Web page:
Monday, May 7, 2012

Homage to Van Gogh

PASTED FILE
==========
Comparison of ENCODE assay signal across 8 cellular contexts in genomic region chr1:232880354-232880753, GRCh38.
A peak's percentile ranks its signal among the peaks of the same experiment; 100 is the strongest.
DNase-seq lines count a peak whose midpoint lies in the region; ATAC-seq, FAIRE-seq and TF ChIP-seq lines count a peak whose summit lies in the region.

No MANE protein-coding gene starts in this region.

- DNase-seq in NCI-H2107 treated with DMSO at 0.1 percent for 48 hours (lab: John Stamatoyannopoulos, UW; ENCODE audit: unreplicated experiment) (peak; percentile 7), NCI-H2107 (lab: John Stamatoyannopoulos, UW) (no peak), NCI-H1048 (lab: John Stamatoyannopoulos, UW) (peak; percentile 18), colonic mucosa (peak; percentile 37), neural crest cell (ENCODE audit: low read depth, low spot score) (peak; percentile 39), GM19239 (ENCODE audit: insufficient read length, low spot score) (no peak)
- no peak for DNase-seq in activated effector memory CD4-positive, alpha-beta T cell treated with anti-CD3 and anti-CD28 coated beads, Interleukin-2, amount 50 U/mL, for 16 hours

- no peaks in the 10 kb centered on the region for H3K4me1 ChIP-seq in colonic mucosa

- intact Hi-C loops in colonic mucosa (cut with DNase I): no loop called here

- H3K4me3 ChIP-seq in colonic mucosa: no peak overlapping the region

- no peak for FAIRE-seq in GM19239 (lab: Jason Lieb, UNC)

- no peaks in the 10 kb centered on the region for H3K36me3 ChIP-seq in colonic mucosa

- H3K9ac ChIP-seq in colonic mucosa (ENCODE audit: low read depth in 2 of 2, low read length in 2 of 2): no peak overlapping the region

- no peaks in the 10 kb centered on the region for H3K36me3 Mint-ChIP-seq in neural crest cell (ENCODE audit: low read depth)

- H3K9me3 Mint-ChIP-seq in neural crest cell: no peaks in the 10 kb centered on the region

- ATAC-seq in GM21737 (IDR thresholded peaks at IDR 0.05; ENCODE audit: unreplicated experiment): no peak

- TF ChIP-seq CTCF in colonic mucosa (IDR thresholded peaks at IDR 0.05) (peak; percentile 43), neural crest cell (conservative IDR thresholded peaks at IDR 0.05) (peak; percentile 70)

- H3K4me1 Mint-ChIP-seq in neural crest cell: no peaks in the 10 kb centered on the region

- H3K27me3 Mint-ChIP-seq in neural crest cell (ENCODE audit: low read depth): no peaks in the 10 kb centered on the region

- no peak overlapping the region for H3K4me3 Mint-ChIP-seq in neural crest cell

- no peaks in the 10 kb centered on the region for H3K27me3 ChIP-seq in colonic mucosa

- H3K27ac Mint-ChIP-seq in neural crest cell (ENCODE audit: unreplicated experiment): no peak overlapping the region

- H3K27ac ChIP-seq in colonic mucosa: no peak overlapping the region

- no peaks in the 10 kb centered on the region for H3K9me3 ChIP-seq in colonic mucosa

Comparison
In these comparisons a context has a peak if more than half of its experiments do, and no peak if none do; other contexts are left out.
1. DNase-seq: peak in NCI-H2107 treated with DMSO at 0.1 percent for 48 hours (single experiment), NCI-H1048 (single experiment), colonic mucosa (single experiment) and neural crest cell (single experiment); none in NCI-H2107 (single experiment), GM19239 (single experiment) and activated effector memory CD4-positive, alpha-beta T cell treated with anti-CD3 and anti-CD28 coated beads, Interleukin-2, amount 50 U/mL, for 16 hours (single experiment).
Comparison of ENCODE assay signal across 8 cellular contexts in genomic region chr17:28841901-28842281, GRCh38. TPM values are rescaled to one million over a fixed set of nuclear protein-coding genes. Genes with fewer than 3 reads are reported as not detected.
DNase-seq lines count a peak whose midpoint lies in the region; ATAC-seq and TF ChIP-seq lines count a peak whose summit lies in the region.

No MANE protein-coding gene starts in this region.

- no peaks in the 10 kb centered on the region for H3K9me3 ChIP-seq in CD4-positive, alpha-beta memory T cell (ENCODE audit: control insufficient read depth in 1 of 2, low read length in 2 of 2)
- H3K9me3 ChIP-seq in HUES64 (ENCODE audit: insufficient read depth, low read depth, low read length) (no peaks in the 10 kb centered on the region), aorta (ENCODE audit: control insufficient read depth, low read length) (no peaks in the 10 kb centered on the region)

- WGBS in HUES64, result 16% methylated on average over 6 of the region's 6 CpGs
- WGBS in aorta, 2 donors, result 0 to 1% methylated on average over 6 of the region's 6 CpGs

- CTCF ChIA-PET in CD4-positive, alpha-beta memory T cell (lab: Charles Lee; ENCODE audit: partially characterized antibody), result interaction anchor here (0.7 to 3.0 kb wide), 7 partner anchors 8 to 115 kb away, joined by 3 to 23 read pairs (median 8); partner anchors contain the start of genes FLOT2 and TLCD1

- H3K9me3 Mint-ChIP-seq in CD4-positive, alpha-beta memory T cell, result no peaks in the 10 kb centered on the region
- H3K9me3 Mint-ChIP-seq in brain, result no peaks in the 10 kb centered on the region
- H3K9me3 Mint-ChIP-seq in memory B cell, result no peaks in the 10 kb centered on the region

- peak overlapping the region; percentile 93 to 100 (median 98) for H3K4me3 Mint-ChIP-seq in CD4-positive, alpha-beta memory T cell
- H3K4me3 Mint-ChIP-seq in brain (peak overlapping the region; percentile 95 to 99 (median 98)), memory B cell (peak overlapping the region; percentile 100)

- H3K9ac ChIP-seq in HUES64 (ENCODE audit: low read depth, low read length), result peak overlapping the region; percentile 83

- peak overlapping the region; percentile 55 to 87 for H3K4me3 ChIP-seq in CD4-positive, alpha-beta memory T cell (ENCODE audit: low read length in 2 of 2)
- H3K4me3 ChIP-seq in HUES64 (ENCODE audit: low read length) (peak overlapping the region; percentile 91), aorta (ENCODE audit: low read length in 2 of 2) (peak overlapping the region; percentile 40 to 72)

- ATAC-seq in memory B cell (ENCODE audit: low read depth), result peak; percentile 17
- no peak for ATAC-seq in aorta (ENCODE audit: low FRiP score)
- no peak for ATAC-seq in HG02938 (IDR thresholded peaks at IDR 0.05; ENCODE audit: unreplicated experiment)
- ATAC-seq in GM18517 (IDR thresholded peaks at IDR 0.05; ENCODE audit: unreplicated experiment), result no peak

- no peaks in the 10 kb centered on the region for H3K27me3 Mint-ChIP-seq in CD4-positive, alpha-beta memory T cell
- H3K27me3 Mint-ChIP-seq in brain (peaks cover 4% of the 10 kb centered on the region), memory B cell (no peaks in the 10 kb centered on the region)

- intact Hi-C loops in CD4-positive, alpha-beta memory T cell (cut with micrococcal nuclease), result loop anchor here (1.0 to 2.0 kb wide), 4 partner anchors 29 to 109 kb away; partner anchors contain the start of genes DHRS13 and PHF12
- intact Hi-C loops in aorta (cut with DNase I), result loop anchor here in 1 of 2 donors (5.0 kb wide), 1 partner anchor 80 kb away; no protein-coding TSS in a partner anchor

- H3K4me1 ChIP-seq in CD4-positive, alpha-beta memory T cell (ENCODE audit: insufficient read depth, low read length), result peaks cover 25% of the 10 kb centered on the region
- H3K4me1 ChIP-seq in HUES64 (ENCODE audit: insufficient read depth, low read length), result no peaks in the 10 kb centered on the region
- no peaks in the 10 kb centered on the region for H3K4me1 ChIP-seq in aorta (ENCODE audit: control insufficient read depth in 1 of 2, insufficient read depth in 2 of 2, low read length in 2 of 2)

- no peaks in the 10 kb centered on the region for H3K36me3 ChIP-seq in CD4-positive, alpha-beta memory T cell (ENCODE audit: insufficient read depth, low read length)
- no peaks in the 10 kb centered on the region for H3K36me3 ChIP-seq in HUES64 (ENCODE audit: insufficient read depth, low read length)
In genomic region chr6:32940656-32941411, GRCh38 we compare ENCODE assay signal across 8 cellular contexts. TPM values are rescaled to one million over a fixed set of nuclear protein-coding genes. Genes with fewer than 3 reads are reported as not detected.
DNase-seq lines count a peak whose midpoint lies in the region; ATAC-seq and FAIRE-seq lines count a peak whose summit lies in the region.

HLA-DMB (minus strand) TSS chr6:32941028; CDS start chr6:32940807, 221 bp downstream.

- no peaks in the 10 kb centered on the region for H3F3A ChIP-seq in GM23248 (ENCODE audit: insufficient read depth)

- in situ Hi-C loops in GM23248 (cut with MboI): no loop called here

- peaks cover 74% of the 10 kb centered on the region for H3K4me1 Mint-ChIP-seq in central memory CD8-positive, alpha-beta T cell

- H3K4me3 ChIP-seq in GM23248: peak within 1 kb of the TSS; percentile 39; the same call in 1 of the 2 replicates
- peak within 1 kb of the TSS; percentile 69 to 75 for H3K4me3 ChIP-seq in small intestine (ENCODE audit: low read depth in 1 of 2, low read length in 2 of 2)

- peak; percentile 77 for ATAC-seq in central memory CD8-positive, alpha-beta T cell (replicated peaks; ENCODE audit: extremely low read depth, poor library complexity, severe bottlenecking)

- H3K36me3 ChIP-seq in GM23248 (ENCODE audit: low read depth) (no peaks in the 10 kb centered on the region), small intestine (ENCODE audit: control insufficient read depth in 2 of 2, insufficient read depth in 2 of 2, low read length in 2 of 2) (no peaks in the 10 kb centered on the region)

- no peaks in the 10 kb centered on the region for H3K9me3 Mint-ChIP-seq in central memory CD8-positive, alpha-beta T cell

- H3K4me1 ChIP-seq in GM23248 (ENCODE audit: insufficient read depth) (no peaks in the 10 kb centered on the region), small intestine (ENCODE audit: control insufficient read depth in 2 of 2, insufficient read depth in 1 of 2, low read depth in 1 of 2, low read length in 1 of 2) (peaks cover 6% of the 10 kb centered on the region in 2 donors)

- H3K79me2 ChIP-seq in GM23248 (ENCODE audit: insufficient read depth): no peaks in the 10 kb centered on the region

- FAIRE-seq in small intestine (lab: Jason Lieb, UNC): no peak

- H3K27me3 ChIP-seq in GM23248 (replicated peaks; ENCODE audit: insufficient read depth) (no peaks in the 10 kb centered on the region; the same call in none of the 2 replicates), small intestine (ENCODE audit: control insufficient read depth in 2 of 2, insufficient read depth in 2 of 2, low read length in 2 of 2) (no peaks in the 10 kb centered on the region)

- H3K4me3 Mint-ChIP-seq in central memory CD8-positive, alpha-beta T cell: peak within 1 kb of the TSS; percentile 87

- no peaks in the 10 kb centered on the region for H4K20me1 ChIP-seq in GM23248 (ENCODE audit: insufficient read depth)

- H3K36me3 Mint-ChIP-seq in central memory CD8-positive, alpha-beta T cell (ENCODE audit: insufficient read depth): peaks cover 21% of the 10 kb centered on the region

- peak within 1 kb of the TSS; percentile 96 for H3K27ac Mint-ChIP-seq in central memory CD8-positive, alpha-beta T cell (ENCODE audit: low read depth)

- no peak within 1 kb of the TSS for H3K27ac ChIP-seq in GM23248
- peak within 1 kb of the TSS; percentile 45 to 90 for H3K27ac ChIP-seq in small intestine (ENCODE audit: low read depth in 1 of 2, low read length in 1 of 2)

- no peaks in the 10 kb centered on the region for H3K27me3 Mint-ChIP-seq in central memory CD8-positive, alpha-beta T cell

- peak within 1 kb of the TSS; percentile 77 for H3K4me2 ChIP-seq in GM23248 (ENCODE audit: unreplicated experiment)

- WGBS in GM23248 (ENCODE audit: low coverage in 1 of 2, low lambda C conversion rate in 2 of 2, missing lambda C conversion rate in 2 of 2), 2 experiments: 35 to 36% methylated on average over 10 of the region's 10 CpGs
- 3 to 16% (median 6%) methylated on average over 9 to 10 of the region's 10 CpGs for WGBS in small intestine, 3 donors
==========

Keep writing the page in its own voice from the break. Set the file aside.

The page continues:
The Philadelphia Museum of Art presents Van Gogh Up Close. The exhibit is in its final weeks. If you are in the area; an exhibit not to be missed. The exhibit featured "up close" Van Gogh paintings. Paintings of blades of grass, wheat, grapes or his famous sunflowers, all in brilliant colors with movement and dimension. His use of lavender and lilac oils for tree trunks or stone walls, set against a turquoise sky with his famous horizons, perched in the top quadrant of the canvas, dotted with yellow ochre houses; offers a glimpse of his brilliance. For those interested in textile design, Van Gogh's work is abundant in perspective and spatial design. Time could be spent interpreting his style in blocking a canvas. Using adjectives to describe his work, seems trite. Next at the Philadelphia Museum...the Rembrandt Exhibit. A trip to New York this week for the preview exhibit of "Conversations with Schiaparelli and Prada" at the Metropolitain Museum of Art. Next to Coco Chanel, Elsa Schiaparelli's work, during the 1930's, was the "rage"; lush with surreal details. And following that exhibit, a trip next week-end to the James A. Michener Museum in Doylestown, PA to see the Angel exhibit - "Treasures from the Uffizi". Each of these exhibits offer inspiration in color and design; more than the mind can absorb. Vincent van Gogh died at 37 having accomplished 2,000 works in 9 years, many of those created while in the mental asylum at Saint Remy. He painted "Starry, Starry Night" in 45 minutes. He failed at every job he undertook. He was friendless, penniless and survived by the support and love of his younger brother. Some of his oil paintings were painted with transparent, thin, pale lines of paint; thought to have been painted when Vincent was painfully low on supplies, while waiting for his brother to send more paint. And yet his work has been viewed by billions who acknoweledge and appreciate his genius. Vincent, as you watch us view your art, awestruck....our endless gratitude...

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